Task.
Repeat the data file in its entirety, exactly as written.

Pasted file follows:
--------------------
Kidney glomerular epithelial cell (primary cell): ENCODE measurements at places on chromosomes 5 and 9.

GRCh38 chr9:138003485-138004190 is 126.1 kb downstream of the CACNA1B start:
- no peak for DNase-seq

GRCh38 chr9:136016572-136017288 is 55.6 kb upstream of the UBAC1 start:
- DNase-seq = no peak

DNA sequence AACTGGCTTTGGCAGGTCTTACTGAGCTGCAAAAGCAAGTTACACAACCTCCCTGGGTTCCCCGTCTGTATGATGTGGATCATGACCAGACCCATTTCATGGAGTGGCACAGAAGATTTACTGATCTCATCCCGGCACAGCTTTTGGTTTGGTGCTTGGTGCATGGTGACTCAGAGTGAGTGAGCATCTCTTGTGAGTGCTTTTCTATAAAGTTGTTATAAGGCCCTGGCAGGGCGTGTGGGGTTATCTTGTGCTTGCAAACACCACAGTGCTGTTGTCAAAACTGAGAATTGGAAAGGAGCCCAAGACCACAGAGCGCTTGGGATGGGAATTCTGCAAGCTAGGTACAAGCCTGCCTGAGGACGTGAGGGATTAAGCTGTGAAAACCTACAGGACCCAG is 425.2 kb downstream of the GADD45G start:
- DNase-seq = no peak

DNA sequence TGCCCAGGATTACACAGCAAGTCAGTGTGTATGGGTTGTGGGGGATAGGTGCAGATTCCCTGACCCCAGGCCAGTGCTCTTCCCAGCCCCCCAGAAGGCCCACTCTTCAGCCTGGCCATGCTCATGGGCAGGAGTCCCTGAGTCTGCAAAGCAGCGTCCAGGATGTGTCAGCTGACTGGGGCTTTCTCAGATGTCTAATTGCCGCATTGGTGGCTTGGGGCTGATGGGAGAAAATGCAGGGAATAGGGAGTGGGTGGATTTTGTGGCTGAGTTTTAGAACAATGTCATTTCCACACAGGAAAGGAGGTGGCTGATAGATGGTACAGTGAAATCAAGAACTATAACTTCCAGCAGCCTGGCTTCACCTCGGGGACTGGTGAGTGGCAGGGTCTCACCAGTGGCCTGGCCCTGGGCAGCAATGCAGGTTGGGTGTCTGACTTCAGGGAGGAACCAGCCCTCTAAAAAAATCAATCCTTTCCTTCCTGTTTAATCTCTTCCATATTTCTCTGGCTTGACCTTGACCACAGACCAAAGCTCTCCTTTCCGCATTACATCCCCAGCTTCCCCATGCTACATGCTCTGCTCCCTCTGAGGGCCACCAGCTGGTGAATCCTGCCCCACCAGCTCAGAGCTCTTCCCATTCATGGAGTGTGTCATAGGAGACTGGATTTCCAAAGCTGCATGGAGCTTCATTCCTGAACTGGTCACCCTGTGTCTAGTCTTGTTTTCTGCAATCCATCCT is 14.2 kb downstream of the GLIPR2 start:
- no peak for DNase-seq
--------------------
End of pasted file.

Kidney glomerular epithelial cell (primary cell): ENCODE measurements at places on chromosomes 5 and 9.

GRCh38 chr9:138003485-138004190 is 126.1 kb downstream of the CACNA1B start:
- no peak for DNase-seq

GRCh38 chr9:136016572-136017288 is 55.6 kb upstream of the UBAC1 start:
- DNase-seq = no peak

DNA sequence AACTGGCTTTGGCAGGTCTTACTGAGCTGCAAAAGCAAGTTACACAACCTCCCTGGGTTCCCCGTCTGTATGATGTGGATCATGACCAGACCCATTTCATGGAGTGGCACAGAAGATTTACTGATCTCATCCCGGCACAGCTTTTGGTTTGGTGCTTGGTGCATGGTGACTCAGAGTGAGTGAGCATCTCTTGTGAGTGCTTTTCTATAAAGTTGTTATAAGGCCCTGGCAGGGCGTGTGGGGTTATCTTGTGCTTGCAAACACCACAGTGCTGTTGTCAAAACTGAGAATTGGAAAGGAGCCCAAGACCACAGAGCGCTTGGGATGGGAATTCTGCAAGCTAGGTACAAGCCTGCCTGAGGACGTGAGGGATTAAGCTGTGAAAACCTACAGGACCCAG is 425.2 kb downstream of the GADD45G start:
- DNase-seq = no peak

DNA sequence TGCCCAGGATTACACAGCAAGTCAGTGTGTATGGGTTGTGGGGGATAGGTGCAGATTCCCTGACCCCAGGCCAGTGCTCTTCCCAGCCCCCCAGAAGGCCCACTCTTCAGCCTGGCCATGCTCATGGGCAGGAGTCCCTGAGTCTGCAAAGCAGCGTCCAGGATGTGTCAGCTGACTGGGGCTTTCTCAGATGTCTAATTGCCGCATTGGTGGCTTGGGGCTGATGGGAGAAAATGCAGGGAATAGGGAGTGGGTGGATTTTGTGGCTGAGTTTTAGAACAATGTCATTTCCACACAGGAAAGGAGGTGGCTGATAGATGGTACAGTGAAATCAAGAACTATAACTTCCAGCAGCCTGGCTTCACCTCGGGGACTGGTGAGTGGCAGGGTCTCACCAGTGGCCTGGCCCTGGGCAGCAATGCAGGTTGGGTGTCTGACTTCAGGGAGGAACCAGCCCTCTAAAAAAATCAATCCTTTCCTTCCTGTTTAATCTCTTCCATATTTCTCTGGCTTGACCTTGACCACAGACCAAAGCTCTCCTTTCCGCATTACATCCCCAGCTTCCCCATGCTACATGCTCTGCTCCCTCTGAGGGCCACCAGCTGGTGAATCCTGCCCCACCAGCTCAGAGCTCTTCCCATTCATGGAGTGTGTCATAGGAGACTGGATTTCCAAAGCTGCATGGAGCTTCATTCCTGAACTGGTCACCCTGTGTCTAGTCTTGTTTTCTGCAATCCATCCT is 14.2 kb downstream of the GLIPR2 start:
- no peak for DNase-seq